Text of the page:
Just had to post this from Mish’s site, classic!

Bernanke’s Deflation Preventing Scorecard

In case no one is keeping track, Bernanke has now fired every bullet from his 2002 “helicopter drop” speech Deflation: Making Sure “It” Doesn’t Happen Here.

Bernanke’s Scorecard

Here is Bernanke’s roadmap, and a “point-by-point” list from that speech.

1. Reduce nominal interest rate to zero. Check. That didn’t work…
2. Increase the number of dollars in circulation, or credibly threaten to do so. Check. That didn’t work…
3. Expand the scale of asset purchases or, possibly, expand the menu of assets it buys. Check & check. That didn’t work…
4. Make low-interest-rate loans to banks. Check. That didn’t work…
5. Cooperate with fiscal authorities to inject more money. Check. That didn’t work…
6. Lower rates further out along the Treasury term structure. Check. That didn’t work…
7. Commit to holding the overnight rate at zero for some specified period. Check. That didn’t work…
8. Begin announcing explicit ceilings for yields on longer-maturity Treasury debt (bonds maturing within the next two years); enforce interest-rate ceilings by committing to make unlimited purchases of securities at prices consistent with the targeted yields. Check, and check. That didn’t work…
9. If that proves insufficient, cap yields of Treasury securities at still longer maturities, say three to six years. Check (they’re buying out to 7 years right now.) That didn’t work…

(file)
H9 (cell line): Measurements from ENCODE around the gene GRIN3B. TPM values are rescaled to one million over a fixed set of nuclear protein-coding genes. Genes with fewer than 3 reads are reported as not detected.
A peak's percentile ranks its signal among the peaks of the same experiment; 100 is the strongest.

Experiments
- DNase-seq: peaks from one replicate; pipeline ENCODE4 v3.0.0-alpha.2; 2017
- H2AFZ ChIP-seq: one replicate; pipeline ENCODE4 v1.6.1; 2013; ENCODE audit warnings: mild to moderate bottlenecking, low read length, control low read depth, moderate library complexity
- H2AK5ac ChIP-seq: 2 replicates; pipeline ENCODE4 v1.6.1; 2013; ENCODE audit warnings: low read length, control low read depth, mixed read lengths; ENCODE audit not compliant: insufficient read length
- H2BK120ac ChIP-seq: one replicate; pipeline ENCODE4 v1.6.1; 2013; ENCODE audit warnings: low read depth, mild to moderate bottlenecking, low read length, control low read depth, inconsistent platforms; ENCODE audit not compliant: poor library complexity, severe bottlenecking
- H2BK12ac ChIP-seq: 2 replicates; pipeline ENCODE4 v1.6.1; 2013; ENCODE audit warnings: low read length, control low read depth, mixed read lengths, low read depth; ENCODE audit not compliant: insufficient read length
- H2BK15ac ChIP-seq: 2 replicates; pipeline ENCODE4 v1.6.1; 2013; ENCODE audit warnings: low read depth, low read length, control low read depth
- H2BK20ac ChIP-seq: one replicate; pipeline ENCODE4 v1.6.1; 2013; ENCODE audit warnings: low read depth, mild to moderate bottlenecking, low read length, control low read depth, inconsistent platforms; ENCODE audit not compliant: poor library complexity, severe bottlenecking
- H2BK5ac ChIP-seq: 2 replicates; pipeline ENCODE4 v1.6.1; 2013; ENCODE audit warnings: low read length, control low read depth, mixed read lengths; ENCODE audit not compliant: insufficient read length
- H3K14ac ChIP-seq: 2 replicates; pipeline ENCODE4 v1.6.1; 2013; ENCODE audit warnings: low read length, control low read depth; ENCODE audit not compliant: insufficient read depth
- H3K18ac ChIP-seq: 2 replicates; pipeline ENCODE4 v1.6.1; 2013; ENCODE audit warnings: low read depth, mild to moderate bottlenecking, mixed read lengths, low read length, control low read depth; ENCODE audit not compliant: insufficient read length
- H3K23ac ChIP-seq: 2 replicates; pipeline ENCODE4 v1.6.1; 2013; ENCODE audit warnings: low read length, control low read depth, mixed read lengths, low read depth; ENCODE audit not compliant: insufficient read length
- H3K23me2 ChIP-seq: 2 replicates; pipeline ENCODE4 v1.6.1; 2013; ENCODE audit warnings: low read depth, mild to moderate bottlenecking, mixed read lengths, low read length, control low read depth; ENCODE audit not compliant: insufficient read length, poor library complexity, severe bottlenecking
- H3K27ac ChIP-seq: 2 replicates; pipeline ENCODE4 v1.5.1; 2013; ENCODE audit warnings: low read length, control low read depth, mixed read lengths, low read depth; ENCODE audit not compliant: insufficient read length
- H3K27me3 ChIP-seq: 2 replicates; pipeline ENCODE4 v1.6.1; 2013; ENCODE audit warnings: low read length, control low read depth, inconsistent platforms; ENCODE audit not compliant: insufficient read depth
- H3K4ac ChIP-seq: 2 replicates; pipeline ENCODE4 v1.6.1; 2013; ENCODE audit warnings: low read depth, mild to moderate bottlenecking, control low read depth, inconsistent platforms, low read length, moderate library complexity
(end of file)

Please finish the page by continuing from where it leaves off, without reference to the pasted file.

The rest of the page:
10. Use its existing authority to operate in the markets for agency debt. Check (in fact, they “own” the agency debt market!) That didn’t work…
11. Influence yields on privately issued securities. (Note: the Fed used to be restricted in doing that, but not anymore.) Check. That didn’t work…
12. Offer fixed-term loans to banks at low or zero interest, with a wide range of private assets deemed eligible as collateral (…Well, I’m still waiting for them to accept bellybutton lint & Beanie Babies, but I’m sure my patience will be rewarded. Besides their “mark-to-maturity” offers will be more than enticing!) Anyway… Check. That didn’t work…
13. Buy foreign government debt (and although Ben didn’t specifically mention it, let’s not forget those dollar swaps with foreign nations.) Check. That didn’t work…

#45 Happy Renter in North Van on 04.08.09 at 10:01 am

Garth you’re right… Corus Radio Networks are running PSAs about this being a good time to buy real estate… Why bother running PSAs for kids with cancer or muscular dystrophy when Vancouver has its own charity case? – the Real Estate Industry… Maybe we should have a “Give Bob Rennie a Hug Day”?

#46 ally ally oxycontin free on 04.08.09 at 10:10 am

Lament for TRUTHINESS from RE boards …

The data deficit in real estate

“Transparency would be an asset of great value to Canada as the country faces perplexing policy issues on home ownership and mortgage lending in the current recession. As things stand, however, the severity of the problems in question is largely a matter of anecdote and guesswork.”

http://www.theglobeandmail.com/servlet/story/RTGAM.20090405.weMortgages06/BNStory/specialComment/home

#47 Another Albertan on 04.08.09 at 10:13 am

Explanation of the stock market-style chart:

http://www.chartpatterns.com/headandshoulders.htm

The pink line is a linear, straight-line extrapolation of where prices should conceptually sit if the trend PRIOR to the recent run-up was extended.

Bill Carrigan is surmising that the left shoulder started in mid-2005 and completed about a year later. The head formation is from 2006 to the end of 2008. The right shoulder formation started in 2008 and if completed, the future direction of pricing will be distinctly downward.